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Building Business Intelligence Data Warehouses

By Tom Osoba,

Introduction

Business intelligence can improve corporate performance in any information-intensive industry. With applications like target marketing, customer profiling, and product or service usage analysis, businesses can finally use their customer information as a competitive asset. They can enhance their customer and supplier relationships, improve the profitability of products and services, create worthwhile new offerings, better manage risk, and reduce expenses dramatically. In order to capture the power of business intelligence, a proper data warehouse needs to be built. A data warehouse project needs to avoid common project pitfalls, be business driven, and deliver proper functionality.

Data Warehouse Projects

A data warehouse project is not immune to the pitfalls associated with any technology development project. Common mistakes can either immediately kill or severely cripple the project as it progresses through development. A data warehouse project typically is a consolidated solution between multiple systems that encourages data stewardship and advanced analytics form existing systems. However, it is possible to get trapped by the illusion that consolidating data will fix a problem or automatically answer a question. One mistake in a data warehouse project is the failure to define the business reason for the project. Are there problems with existing systems? Does the data need to be aggregated? Does one need point-in-time reporting?  Critical questions need to be addressed before entering a project. Another common mistake is the assumption a data warehouse load, often referred to as ETL (extract, transform, load) will fix source data. Although an ETL can be used to scrub existing source data, its general purpose is not to fix it. Dirty source data will contain missing, erroneous, or inconsistent data. “This is often not a problem for OLTP systems, but can be disastrous for decision support systems.” (Mimno pg 4)  Further, a data warehouse should not be considered the quick fix. A data warehouse should be viewed as part of an overall solution of data storage and reporting needs. A common mistake is the “failure to anticipate scalability and performance issues.” (Mimno pg4) A data warehouse needs proper architecture, application configuration that would include RAID configuration and data normalization. RAID configuration constitutes how the data is placed across the disks of the server. In addition, it defines the performance and data redundancy of data stored on the server. Data normalization is a term that refers to data analysis technique that organizes data attributes such that they are grouped to form non-redundant, stable, flexible, and adaptive entities.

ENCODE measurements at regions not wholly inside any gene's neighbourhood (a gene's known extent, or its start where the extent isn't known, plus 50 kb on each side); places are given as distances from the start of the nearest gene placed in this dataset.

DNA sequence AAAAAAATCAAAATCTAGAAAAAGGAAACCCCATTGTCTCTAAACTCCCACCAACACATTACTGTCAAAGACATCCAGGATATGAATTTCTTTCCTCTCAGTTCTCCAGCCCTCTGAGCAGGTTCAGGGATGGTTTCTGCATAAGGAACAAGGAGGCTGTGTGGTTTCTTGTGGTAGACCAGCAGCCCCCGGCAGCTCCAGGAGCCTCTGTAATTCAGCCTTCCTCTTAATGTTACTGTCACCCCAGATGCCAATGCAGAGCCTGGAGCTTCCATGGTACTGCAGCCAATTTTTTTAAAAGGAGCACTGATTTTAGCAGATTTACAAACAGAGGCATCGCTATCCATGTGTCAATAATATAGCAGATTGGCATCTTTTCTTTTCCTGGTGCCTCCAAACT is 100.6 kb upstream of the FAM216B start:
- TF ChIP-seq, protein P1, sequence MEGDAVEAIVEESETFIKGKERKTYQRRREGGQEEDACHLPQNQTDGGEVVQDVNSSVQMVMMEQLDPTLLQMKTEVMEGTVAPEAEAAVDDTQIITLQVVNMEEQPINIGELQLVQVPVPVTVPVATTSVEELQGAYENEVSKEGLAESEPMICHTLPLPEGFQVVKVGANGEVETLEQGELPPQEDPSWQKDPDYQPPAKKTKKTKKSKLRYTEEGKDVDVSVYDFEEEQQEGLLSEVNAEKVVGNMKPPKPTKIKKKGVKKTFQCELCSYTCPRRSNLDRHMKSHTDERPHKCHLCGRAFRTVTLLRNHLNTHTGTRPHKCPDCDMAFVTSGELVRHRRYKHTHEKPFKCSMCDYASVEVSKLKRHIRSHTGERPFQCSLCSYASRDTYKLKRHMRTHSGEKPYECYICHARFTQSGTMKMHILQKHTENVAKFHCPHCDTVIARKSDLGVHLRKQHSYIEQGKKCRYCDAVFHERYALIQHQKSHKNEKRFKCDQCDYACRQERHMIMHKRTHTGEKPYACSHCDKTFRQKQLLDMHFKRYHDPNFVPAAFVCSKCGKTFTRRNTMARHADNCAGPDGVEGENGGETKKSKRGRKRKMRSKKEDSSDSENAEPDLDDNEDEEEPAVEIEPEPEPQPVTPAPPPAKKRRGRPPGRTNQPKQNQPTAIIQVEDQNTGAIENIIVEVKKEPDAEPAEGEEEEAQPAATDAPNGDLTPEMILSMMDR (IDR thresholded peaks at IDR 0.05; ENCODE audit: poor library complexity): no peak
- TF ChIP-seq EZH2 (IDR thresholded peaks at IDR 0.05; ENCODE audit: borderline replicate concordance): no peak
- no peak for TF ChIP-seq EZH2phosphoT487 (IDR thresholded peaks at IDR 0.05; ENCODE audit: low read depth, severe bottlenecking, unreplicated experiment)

Business Driven Project